Types of Inspections
What inspections should you get to protect your investment? That depends on what area of the country you live in, how the building in question is constructed, and what you plan to do to the property after buying it. Here are the three most common inspections -- which we recommend be done after you have an accepted offer to purchase but before removing your inspection contingencies:
Prepurchase interior and exterior components inspection
No matter whether you're buying a wood-frame cottage in the country or an urban condo in a 20-story, steel-and-concrete building, you need a complete inspection of the property's interior and exterior. The inspection should cover such areas as the roof and gutters, plumbing, electrical work, heating and cooling systems, insulation, smoke detectors, kitchen, bathroom, and foundation. This type of inspection usually takes several hours to complete and costs from $200 to $500, depending upon the size of the property.
Don't be surprised if the property inspector recommends additional inspections. Good property inspectors refer their clients to specialists, such as roofers, structural engineers, and pest-control inspectors, if they discover a problem beyond their scope of expertise.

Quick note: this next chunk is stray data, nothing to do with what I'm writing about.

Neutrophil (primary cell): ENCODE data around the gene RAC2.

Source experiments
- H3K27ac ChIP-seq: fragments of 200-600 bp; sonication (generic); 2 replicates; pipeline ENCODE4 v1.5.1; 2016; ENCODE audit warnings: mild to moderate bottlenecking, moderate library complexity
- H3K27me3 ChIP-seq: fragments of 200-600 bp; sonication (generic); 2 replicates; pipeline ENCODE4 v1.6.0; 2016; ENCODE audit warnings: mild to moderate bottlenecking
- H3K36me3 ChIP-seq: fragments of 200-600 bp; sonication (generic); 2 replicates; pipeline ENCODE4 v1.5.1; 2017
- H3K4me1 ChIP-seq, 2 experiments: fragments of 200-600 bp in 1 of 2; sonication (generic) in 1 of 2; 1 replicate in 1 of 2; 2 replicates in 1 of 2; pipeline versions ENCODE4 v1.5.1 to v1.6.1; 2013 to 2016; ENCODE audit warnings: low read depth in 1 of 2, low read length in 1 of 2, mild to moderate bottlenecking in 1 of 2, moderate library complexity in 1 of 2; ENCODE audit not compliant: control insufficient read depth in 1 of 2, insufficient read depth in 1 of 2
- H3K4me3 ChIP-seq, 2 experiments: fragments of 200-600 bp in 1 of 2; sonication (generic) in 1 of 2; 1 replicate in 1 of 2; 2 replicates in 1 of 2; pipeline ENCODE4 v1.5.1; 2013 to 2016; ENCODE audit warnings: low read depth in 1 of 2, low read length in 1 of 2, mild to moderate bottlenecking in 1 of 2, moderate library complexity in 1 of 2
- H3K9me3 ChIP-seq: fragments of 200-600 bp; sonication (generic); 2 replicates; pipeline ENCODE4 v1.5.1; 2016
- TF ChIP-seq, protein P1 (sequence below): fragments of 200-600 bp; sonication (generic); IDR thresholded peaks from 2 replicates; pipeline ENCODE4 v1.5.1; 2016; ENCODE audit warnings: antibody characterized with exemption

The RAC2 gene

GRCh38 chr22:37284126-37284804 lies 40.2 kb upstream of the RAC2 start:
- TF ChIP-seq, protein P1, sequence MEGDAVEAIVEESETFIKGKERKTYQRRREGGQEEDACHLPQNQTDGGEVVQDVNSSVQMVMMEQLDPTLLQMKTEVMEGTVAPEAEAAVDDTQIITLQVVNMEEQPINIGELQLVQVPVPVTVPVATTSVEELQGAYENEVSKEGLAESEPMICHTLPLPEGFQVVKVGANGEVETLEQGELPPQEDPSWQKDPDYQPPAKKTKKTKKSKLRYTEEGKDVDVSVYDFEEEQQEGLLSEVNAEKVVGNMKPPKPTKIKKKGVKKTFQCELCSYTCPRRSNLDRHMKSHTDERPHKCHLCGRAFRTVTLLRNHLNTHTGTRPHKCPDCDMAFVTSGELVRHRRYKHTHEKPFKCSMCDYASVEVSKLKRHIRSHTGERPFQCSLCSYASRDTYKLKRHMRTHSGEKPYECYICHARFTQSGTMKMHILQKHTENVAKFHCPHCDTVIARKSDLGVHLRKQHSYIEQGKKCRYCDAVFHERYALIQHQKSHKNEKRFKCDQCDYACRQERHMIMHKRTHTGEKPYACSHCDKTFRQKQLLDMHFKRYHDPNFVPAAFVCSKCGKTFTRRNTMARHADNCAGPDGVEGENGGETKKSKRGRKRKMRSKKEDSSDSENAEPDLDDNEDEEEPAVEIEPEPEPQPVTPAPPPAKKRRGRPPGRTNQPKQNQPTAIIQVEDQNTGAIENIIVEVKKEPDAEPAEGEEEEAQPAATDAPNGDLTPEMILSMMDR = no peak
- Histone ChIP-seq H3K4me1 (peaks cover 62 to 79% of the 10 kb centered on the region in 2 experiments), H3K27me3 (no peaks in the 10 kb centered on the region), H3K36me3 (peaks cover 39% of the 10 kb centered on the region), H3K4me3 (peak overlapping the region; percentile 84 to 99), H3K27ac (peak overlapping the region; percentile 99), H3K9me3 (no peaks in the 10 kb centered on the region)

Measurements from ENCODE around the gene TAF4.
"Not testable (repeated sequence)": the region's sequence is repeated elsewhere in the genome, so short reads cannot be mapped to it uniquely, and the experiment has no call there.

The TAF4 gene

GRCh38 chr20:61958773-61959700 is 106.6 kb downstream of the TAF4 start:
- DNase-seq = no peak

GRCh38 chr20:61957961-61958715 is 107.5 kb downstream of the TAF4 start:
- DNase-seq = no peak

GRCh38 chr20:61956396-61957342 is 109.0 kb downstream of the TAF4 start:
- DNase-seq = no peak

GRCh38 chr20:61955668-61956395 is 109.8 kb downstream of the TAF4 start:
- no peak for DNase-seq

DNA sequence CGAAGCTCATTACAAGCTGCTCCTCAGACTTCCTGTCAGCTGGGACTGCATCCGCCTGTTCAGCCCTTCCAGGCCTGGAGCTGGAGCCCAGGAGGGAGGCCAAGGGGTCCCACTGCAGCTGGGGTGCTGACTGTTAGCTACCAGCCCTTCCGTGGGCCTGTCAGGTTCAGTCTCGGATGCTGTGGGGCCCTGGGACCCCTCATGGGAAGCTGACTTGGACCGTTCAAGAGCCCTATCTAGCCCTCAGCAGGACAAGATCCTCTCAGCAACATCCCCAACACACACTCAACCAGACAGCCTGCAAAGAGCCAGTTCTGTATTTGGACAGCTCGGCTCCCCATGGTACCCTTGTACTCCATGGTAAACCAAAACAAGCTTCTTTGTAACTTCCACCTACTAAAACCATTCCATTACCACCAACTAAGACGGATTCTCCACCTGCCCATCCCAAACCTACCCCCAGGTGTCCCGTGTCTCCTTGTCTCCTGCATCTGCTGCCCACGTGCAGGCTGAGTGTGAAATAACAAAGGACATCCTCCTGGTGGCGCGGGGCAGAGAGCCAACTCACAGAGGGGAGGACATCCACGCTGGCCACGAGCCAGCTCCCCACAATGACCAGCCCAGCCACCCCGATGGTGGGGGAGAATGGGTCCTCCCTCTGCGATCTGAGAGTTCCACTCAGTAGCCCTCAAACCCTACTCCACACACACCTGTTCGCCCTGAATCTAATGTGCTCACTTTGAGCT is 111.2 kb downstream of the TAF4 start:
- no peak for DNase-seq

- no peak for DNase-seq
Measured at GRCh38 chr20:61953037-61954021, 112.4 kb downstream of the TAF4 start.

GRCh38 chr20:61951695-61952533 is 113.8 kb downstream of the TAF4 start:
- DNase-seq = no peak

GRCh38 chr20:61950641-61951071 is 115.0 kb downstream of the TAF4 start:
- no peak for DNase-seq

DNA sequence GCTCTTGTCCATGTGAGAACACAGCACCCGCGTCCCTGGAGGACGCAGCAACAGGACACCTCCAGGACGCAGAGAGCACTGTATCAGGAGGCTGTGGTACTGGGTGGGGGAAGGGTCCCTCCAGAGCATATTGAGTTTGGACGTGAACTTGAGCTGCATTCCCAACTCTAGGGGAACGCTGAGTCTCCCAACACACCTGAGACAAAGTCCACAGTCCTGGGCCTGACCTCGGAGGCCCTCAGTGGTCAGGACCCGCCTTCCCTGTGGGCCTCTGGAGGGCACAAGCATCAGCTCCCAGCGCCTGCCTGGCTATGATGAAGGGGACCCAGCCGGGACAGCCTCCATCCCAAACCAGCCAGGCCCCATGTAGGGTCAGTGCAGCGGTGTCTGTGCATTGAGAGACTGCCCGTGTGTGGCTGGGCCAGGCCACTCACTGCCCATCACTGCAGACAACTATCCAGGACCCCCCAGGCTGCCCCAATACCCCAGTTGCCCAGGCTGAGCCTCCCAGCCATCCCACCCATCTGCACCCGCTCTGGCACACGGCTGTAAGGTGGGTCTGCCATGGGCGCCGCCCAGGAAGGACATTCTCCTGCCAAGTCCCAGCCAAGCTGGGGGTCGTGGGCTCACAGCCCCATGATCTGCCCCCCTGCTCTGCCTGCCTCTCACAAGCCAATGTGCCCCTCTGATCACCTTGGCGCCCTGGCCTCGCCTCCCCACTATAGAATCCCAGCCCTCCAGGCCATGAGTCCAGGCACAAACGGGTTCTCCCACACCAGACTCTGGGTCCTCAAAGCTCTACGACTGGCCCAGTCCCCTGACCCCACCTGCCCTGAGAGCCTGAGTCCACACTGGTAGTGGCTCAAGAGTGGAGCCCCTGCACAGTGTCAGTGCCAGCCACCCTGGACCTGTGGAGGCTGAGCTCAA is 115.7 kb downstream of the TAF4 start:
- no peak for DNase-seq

Temperate climates, such as in the South and West, are a mixed blessing. You're not the only one who loves warm, balmy weather. So do termites, carpenter ants, powder-post beetles, dry rot, fungus, and other wood-munching infestations or infections. If these are a problem in your area, you'll also need a pest-control inspection. These inspections generally cost from $75 to $225.
Pest-control inspections are very limited in scope - the inspectors check for property damage caused only by wood-destroying insects (infestations) and organisms (infections, such as dry rot and fungus). Although homes made of wood or wood-and-stucco are the wood-destroyers' primary targets, even brick homes aren't safe.
Architect or general contractor's inspection
You need an architect or a general contractor on your team if you're buying a fixer-upper, intending to do corrective work, or planning a major property renovation, such as adding rooms or installing a new bathroom. The architect or general contractor can tell you whether what you want to do is structurally possible and meets local planning codes for such things as height restrictions and lot coverage. This inspector can also give you time and cost estimates for the project.
Architects and general contractors usually don't charge for their initial property inspection because they are hoping to get your business. Don't expect them to give you a completely objective assessment as to whether you should buy the property, because they'd probably love to do the work for you.